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CFPB Proposes Major Changes to Forced Arbitration Clauses
On May 5, the Consumer Financial Protection Bureau (CFPB) announced a proposal that will prohibit certain financial services providers from using forced arbitration clauses to deny consumers the right to file class action lawsuits. The CFPB, which is a governmental agency formed in 2008, announced that the proposal is an effort to protect the rights of consumers to pursue justice.
Why this is Needed
If you have recently opened a bank account or signed up for a credit card, you are subject to the limitations of forced arbitration – and you probably don’t even know it. Buried deep in the contract you signed is a clause that takes away your right to join others in a class action lawsuit. As a result, the provider of that service can pursue practices that could be in violation of the law.
Arbitration clauses are in hundreds of millions of consumer contracts. In most cases, they state that if you have any sort of issue with the service provider, you have to go through a privately appointed arbiter to settle that dispute.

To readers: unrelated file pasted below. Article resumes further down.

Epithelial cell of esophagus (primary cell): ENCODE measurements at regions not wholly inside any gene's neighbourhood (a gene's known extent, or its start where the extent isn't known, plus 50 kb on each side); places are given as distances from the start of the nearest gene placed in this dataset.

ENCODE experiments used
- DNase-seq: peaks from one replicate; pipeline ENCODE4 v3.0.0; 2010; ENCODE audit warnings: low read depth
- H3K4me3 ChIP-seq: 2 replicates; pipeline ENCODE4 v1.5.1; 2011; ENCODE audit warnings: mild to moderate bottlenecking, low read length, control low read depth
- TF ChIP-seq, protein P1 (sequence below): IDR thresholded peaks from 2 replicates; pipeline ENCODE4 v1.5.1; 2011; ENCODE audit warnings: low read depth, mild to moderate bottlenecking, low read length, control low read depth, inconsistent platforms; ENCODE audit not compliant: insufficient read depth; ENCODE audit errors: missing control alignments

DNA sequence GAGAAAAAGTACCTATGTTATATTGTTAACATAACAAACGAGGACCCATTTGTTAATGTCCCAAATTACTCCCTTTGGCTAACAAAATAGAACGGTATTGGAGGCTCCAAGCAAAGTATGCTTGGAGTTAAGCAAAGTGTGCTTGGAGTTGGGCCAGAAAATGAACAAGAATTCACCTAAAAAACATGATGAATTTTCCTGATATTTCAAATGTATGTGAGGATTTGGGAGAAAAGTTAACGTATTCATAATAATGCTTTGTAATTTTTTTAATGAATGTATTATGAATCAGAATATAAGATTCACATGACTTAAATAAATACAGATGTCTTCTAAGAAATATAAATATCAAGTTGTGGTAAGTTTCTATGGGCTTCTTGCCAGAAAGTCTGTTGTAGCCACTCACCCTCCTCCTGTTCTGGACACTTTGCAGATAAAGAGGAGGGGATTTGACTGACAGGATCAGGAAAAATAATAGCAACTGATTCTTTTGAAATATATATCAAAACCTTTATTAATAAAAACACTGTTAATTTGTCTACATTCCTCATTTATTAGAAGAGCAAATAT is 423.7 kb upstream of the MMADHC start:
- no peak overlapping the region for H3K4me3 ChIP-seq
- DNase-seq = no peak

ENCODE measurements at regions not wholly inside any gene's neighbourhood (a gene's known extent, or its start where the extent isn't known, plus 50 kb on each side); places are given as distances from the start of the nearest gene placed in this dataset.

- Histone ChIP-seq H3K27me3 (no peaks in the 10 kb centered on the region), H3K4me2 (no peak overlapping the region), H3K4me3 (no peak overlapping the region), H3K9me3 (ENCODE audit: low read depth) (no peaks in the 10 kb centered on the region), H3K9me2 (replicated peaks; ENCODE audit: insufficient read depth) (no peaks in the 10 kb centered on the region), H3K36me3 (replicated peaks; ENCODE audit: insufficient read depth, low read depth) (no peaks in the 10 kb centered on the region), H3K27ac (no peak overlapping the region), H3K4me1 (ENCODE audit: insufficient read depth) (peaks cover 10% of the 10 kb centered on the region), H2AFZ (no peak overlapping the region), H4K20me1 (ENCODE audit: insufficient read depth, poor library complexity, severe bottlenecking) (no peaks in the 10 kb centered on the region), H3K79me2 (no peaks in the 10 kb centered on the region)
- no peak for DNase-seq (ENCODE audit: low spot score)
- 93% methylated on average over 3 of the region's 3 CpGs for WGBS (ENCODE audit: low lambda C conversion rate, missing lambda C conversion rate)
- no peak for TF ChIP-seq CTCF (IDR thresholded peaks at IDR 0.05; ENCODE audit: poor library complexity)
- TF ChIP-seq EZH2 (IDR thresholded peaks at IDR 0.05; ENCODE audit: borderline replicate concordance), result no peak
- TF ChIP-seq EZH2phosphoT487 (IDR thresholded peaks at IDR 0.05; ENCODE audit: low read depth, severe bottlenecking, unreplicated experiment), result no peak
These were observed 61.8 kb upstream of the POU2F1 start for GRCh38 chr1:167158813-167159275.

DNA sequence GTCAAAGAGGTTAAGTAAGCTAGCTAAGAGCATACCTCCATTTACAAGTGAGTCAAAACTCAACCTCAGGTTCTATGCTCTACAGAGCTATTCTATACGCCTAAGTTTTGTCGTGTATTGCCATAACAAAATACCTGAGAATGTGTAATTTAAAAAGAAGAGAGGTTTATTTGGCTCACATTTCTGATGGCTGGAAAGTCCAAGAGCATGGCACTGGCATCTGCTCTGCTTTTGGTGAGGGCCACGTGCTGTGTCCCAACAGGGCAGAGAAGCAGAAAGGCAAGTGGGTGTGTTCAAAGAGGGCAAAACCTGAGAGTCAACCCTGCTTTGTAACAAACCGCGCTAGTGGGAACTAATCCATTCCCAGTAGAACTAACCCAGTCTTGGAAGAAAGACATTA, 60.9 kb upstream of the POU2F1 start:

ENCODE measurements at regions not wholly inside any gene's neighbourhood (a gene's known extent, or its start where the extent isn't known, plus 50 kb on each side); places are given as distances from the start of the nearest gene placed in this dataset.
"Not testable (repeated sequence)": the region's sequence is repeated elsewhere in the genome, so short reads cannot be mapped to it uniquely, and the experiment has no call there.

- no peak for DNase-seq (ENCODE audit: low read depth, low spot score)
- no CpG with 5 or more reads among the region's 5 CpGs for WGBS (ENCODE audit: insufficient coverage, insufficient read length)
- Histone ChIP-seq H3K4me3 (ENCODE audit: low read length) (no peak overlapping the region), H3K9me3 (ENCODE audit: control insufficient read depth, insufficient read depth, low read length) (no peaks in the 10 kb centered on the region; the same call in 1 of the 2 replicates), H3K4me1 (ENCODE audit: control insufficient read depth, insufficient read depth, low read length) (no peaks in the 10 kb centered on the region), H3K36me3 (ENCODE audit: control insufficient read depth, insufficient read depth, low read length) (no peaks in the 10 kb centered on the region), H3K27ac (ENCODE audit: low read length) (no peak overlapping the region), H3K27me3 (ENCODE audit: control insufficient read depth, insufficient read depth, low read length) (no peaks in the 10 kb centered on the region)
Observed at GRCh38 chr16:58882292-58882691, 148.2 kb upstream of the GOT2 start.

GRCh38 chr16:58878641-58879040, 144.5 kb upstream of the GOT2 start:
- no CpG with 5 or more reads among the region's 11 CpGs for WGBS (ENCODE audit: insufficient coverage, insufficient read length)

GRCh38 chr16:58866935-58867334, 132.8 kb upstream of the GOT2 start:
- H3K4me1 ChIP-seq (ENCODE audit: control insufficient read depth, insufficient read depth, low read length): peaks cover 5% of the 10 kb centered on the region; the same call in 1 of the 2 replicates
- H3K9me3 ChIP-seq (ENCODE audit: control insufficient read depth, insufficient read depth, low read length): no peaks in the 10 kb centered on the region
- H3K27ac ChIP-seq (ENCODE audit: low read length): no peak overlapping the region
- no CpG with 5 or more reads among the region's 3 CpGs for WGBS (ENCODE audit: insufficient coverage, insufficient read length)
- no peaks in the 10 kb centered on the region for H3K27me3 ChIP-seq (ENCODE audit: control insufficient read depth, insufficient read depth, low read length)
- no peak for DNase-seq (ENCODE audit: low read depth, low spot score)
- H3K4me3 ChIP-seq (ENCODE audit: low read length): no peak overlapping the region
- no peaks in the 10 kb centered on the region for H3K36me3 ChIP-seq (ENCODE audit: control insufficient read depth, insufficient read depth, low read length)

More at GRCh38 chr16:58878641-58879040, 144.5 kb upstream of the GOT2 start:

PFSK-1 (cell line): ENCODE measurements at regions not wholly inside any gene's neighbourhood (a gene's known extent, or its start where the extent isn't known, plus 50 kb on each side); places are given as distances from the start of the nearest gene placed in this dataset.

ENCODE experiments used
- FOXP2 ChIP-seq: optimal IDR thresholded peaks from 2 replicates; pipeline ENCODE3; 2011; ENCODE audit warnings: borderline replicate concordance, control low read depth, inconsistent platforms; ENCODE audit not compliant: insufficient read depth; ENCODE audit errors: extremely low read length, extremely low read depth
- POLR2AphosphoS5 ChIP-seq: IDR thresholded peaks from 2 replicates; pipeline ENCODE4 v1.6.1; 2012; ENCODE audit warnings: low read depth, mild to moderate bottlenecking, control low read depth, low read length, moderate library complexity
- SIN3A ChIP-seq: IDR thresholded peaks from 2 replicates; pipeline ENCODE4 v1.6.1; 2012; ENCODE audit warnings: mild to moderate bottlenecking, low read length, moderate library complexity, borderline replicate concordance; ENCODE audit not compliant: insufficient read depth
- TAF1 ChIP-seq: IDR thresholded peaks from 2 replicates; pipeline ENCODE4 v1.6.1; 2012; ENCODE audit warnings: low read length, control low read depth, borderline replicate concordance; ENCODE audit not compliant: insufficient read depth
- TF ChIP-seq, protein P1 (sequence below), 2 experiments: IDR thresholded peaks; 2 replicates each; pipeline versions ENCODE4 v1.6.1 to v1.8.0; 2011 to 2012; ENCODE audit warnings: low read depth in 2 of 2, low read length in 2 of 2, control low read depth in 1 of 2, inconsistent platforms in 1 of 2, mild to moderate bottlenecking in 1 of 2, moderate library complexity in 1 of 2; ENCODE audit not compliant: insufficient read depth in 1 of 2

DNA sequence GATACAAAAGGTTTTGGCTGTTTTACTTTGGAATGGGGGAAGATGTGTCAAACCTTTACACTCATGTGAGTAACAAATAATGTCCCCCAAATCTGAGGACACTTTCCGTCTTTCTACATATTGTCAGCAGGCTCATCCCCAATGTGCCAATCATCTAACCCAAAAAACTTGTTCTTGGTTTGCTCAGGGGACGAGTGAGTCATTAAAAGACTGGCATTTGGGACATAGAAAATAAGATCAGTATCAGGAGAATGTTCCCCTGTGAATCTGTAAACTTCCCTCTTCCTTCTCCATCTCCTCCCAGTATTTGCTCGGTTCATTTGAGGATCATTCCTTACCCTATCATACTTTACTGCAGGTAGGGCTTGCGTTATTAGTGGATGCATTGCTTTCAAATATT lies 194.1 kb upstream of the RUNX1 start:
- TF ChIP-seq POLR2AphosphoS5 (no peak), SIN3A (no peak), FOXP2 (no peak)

In most cases, the harm inflicted on an individual consumer is too small for that person to go through arbitration. It just wouldn’t be practical. According to the CFPB, only about 2 percent of consumers with a credit card would pursue any sort of action in order to resolve a dispute involving a small amount of money.
Most arbitration clauses also deny you the right to join other consumers and act as a group to protect your rights. No matter how many people may have been harmed by the same action, each person has to settle his or her claim individually.
But the CFPB is seeking to put an end to that limitation. The agency is proposing that financial services providers can no longer try use arbitration clauses to prevent class actions. While providers will still be able to use arbitration clauses, new contracts will have to clearly state that they cannot be used in an effort to stop class actions.
Hopefully, the CFPB proposal will act as a deterrent to companies trying to skirt the law, and make them less likely to follow practices that bring harm to consumers.